Before I went to see this, I was told Hidden Figures was a ‘nice’ movie. I found that vague and coy, however in reflection that is how I can best surmise it. The story of three brilliant minds from 1961 that happened to be three black women in a time of racial segregation, and their contribution to one of the most prolific moments in the history of human achievement; space travel.
Had this film been rated MA15+ rather than PG, I feel it would have been a hugely different movie. The racist elements of the film are addressed more as hurdles than as subjugation, despite it being an ongoing challenge as the ladies must face issues with the use of coloured-only bathrooms and offices and the sheer shock of white co-workers seeing them out of those situations. The core element of the plot is that these women not only overcoming racial barriers but sexism too.
Taraji P. Henson, Octavia Spencer and Janelle Monàe are in the leading roles of the brainy mathematicians who transcended expectations and in each individual way pioneered a new era in the U.S Space Program, whether it be through being the first African-American (and female) N.A.S.A engineer, or the first to learn how to program the IBM calculating machine properly. For Katherine Johnson (Henson) her work was critical to the success of America’s first manned orbital flight.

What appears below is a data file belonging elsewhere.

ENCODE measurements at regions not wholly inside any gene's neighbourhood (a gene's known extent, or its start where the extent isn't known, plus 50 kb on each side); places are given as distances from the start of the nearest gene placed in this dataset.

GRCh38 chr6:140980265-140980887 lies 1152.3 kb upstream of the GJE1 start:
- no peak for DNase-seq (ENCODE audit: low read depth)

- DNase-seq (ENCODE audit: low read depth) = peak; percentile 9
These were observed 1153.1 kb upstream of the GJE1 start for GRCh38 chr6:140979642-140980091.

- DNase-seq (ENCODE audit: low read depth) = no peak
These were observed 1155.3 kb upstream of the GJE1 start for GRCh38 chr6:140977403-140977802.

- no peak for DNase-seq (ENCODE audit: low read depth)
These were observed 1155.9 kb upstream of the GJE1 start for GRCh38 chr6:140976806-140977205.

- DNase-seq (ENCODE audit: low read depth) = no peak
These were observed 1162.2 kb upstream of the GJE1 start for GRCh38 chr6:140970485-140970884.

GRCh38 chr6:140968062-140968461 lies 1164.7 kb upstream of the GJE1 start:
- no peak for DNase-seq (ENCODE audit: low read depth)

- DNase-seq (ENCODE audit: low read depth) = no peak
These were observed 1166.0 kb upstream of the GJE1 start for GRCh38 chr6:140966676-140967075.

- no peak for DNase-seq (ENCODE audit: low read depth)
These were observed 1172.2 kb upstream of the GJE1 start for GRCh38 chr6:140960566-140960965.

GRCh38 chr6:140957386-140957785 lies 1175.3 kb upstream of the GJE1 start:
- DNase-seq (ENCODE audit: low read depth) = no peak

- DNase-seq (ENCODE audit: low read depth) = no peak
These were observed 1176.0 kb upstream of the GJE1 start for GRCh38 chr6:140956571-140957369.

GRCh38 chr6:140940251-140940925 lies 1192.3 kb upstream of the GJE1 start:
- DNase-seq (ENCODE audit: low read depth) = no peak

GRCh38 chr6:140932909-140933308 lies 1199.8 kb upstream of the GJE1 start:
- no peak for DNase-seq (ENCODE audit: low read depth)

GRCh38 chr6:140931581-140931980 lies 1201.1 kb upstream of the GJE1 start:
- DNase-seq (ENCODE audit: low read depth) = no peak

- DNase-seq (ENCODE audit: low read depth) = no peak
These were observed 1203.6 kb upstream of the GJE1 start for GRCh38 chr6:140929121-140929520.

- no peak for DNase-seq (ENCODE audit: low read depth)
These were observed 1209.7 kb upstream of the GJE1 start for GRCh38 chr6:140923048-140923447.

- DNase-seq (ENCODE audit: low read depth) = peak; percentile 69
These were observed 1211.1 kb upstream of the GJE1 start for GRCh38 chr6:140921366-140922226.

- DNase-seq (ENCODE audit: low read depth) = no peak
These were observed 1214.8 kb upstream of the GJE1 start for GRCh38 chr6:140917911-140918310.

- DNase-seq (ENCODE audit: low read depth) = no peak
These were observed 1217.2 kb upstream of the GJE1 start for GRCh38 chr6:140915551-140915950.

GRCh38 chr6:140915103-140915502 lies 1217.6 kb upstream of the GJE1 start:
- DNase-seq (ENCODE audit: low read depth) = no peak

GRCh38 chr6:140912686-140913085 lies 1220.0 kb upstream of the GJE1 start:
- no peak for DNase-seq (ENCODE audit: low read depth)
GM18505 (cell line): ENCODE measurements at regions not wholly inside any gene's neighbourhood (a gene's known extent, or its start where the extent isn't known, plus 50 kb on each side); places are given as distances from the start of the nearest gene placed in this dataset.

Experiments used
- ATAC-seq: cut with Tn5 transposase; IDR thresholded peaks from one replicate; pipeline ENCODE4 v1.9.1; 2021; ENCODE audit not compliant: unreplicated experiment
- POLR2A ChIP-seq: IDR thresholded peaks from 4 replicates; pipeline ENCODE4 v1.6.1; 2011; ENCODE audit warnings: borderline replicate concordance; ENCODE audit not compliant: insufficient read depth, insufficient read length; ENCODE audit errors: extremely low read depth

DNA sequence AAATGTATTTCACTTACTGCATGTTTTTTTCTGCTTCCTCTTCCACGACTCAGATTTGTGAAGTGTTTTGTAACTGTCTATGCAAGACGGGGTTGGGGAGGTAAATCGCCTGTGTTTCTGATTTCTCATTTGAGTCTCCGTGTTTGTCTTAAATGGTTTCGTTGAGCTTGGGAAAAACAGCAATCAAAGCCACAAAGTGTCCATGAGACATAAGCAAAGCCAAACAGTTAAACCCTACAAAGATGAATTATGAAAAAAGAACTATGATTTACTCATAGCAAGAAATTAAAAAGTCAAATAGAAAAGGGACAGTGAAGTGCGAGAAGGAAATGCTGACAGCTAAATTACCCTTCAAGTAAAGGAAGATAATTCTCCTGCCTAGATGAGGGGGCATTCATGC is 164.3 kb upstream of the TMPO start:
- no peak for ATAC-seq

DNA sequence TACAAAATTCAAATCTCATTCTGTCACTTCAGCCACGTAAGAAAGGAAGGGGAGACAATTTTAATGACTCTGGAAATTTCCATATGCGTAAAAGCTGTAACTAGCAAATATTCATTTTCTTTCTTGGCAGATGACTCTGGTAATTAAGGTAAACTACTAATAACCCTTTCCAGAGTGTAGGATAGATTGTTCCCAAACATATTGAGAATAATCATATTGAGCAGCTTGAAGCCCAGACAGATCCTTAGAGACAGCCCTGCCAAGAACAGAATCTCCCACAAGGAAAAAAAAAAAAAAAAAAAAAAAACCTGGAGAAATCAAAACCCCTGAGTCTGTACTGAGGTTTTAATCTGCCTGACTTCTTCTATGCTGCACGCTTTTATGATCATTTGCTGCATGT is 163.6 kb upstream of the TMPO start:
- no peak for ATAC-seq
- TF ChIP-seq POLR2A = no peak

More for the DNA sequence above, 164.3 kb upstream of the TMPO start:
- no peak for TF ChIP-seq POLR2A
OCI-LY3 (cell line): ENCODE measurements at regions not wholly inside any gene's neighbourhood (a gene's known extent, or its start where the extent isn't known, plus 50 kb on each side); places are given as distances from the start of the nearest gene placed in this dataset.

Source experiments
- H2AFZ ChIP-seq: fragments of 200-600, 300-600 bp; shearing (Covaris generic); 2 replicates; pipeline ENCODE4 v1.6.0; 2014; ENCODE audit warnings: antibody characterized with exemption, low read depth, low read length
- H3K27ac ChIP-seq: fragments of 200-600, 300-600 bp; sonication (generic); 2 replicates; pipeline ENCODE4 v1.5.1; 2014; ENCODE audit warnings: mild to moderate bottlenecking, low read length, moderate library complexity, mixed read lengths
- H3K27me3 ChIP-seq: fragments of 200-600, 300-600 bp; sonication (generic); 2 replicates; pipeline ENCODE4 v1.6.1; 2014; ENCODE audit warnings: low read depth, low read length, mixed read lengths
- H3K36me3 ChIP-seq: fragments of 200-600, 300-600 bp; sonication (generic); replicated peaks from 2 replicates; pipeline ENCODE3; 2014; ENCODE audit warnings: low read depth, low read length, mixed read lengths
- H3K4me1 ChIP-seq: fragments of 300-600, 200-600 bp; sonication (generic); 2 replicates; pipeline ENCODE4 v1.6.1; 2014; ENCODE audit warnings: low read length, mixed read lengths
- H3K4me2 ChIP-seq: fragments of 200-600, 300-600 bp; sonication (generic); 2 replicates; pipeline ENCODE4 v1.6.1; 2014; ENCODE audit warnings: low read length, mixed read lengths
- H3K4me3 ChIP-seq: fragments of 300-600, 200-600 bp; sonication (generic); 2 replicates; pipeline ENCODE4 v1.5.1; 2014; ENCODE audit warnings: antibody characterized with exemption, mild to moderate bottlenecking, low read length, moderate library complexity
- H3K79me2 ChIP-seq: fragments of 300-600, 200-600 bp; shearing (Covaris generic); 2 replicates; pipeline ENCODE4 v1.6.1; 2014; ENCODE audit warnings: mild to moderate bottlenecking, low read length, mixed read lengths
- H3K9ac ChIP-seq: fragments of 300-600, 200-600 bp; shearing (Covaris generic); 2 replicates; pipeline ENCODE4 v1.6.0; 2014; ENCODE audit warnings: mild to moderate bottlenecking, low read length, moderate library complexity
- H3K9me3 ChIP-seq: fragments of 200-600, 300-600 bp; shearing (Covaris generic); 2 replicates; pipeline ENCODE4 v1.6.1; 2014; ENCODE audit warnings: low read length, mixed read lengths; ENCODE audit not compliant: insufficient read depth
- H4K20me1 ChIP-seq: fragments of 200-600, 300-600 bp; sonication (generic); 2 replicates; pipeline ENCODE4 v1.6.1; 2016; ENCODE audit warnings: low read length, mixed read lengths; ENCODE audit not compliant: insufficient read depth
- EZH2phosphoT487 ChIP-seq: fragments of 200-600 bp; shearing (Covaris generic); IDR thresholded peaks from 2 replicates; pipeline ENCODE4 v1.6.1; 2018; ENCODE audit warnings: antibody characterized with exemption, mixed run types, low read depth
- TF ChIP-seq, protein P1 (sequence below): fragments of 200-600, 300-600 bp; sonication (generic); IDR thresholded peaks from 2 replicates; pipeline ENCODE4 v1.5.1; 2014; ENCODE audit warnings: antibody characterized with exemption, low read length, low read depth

These actresses brought these real characters to life with brilliant acting. Displaying the Hidden Figures tolerance and patience, as well as their own relationships and tenacity to break the mould and refusing to be treated as second-class citizens. It is an uplifting film, carried by these fine actors, which make it worthy of the Oscar nominations it garnered and critical box office success.
The film is also supported by fantastic ancillary characters played by Kevin Costner, Kirsten Dunst and Jim Parsons, who all in their PG way illustrate a time not so long ago, but so very different to today, of a very clear and systematic prejudice of African-Americans. However their portrayals are of forward-thinking minds and tolerance, especially in the desperation of the space race against Russia, America does not have the choice to refuse a genius brain, whether it come from a black or white person.
A clear message of this film is empowerment, about equality (and equity), but done in a tasteful way with mass audience appeal, making Hidden Figures a feel-good movie, but not in a cheesy way. It continues to impress the whole way through, despite the obvious flow of the storylines mapped out in scene one and a distinct lack of tension, which parallels the PG rating – this film is a treasure, and opposed to its other Best Picture contenders, probably the only one you’d take grandma along to see. Unless she’s a racist.
Rating: 7.5/10 (nice)
Image credit: Hidden Figures Official Website